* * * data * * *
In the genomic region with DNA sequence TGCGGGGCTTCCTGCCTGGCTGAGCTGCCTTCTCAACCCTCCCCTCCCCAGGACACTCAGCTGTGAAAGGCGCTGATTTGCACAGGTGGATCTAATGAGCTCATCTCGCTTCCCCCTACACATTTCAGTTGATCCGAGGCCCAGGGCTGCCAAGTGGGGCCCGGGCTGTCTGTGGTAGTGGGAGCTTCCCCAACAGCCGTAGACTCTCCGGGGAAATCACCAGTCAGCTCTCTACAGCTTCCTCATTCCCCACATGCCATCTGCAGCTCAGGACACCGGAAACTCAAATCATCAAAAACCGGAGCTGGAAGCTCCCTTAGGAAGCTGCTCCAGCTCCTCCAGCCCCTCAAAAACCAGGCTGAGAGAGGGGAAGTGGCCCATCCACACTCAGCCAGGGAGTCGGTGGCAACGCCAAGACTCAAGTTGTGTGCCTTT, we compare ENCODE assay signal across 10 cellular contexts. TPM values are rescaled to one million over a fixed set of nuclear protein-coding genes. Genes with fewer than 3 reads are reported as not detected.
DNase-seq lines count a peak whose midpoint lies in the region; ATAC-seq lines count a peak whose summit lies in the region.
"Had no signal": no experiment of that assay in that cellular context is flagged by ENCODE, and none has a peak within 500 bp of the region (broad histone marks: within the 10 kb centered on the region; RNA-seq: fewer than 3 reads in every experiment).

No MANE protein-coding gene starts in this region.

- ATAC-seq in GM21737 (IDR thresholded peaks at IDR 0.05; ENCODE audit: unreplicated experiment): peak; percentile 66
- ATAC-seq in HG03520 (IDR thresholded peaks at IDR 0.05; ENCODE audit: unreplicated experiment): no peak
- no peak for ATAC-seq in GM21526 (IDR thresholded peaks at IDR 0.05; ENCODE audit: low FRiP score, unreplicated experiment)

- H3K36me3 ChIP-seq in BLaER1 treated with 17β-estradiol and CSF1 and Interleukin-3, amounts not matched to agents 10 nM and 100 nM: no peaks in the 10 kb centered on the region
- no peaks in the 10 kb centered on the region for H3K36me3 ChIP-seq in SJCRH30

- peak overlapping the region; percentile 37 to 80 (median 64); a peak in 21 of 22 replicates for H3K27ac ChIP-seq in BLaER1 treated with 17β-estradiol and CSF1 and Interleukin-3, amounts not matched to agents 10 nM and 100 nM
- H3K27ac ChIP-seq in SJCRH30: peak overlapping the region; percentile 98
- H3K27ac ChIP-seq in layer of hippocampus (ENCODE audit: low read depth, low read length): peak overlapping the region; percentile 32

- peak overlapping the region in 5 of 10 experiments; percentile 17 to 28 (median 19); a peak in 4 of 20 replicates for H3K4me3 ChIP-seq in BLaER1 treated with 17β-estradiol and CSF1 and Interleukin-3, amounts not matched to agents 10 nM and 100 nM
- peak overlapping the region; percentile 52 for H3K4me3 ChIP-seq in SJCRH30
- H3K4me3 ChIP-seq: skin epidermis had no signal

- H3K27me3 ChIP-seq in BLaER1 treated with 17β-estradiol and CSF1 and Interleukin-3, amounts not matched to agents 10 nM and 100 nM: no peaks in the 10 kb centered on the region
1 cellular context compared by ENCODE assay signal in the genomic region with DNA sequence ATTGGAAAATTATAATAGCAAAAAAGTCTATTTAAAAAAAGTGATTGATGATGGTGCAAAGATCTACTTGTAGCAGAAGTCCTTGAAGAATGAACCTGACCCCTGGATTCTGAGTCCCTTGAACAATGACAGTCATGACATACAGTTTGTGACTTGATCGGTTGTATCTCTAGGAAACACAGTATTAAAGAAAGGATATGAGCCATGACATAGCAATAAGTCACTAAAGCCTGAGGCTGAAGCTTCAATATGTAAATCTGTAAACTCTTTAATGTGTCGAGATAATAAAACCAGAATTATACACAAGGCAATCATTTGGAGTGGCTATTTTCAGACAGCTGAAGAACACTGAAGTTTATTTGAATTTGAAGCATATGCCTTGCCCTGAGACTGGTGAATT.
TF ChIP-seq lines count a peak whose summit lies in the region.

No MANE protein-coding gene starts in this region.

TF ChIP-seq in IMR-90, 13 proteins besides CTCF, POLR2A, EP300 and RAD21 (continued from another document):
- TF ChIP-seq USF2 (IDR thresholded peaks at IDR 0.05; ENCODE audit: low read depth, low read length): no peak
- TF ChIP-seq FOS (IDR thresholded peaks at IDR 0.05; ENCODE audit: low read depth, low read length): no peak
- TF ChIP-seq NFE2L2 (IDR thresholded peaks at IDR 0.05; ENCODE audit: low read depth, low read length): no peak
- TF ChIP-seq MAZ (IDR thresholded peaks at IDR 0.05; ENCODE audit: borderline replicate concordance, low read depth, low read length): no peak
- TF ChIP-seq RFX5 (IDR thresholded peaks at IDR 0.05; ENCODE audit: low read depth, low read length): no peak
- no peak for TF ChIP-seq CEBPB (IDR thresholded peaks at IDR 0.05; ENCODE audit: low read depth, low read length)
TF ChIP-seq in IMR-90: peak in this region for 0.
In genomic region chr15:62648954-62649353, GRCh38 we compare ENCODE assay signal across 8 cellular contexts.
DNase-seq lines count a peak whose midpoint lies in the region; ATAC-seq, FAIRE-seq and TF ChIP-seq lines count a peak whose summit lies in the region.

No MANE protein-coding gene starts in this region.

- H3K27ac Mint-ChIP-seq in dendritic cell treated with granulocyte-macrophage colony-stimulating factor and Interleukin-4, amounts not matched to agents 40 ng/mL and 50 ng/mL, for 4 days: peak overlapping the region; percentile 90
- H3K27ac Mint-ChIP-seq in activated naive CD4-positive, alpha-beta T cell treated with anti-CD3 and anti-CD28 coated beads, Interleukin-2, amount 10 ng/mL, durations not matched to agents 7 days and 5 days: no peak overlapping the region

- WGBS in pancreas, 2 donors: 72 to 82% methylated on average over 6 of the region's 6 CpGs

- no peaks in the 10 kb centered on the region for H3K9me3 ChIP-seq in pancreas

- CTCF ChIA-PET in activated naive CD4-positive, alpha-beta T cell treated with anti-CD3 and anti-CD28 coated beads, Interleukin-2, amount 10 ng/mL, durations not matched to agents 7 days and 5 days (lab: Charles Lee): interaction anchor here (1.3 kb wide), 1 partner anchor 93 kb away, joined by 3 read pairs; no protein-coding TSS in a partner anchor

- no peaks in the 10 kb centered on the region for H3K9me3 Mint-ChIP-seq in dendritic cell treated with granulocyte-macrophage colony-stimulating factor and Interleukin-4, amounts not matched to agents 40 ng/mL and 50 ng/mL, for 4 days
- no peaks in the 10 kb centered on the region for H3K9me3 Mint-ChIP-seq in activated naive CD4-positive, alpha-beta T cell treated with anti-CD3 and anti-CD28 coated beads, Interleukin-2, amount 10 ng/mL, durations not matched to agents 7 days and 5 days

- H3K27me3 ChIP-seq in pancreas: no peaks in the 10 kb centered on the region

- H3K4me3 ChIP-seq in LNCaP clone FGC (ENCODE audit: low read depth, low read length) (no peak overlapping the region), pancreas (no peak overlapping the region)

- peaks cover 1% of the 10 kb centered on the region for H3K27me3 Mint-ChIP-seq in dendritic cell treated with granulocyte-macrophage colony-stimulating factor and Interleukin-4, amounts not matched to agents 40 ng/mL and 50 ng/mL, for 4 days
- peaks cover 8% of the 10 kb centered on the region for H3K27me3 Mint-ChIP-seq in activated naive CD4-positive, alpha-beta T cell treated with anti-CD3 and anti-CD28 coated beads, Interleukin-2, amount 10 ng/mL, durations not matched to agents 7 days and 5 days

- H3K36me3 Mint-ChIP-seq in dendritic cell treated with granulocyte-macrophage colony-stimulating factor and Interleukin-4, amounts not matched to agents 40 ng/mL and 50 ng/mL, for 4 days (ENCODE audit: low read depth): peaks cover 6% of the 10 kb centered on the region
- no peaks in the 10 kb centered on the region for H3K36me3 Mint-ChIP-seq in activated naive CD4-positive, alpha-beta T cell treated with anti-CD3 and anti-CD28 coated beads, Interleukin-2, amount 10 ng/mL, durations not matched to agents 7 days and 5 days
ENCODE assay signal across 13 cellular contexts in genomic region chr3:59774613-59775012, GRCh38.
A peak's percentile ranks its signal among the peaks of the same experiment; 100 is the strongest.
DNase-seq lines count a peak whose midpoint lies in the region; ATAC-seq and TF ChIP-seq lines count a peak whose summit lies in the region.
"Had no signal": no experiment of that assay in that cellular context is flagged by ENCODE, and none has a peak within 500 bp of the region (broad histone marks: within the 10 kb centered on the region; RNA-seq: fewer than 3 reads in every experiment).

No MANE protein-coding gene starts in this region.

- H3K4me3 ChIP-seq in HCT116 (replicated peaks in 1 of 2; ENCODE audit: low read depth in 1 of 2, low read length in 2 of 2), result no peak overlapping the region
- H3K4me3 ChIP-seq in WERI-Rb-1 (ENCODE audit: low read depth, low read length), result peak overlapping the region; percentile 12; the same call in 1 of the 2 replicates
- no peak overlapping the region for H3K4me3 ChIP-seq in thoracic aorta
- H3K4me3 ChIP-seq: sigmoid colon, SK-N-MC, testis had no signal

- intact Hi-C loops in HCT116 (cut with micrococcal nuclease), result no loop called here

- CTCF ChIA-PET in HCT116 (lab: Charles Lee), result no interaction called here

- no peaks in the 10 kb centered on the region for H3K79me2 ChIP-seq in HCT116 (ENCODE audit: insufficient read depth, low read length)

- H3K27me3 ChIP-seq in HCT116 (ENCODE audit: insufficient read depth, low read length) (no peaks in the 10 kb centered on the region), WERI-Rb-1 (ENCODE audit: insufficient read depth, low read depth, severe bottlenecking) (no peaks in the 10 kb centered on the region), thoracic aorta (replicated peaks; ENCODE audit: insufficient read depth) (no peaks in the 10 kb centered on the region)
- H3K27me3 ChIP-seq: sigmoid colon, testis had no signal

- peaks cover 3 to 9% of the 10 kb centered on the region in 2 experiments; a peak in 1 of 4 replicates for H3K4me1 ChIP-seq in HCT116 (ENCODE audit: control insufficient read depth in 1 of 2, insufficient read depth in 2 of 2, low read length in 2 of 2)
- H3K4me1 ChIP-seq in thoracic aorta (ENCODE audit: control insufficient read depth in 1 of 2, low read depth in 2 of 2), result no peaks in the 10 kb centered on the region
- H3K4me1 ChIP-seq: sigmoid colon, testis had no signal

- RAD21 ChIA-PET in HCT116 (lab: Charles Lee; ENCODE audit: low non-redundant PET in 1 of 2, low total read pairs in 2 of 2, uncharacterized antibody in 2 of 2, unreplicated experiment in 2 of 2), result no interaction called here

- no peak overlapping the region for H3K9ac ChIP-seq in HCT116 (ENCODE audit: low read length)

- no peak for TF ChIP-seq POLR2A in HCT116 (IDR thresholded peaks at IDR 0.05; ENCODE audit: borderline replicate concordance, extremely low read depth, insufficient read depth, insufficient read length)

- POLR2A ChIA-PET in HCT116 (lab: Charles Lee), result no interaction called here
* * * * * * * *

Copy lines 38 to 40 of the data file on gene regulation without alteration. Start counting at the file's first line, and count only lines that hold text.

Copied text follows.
- H3K27me3 ChIP-seq in pancreas: no peaks in the 10 kb centered on the region

- H3K4me3 ChIP-seq in LNCaP clone FGC (ENCODE audit: low read depth, low read length) (no peak overlapping the region), pancreas (no peak overlapping the region)

- peaks cover 1% of the 10 kb centered on the region for H3K27me3 Mint-ChIP-seq in dendritic cell treated with granulocyte-macrophage colony-stimulating factor and Interleukin-4, amounts not matched to agents 40 ng/mL and 50 ng/mL, for 4 days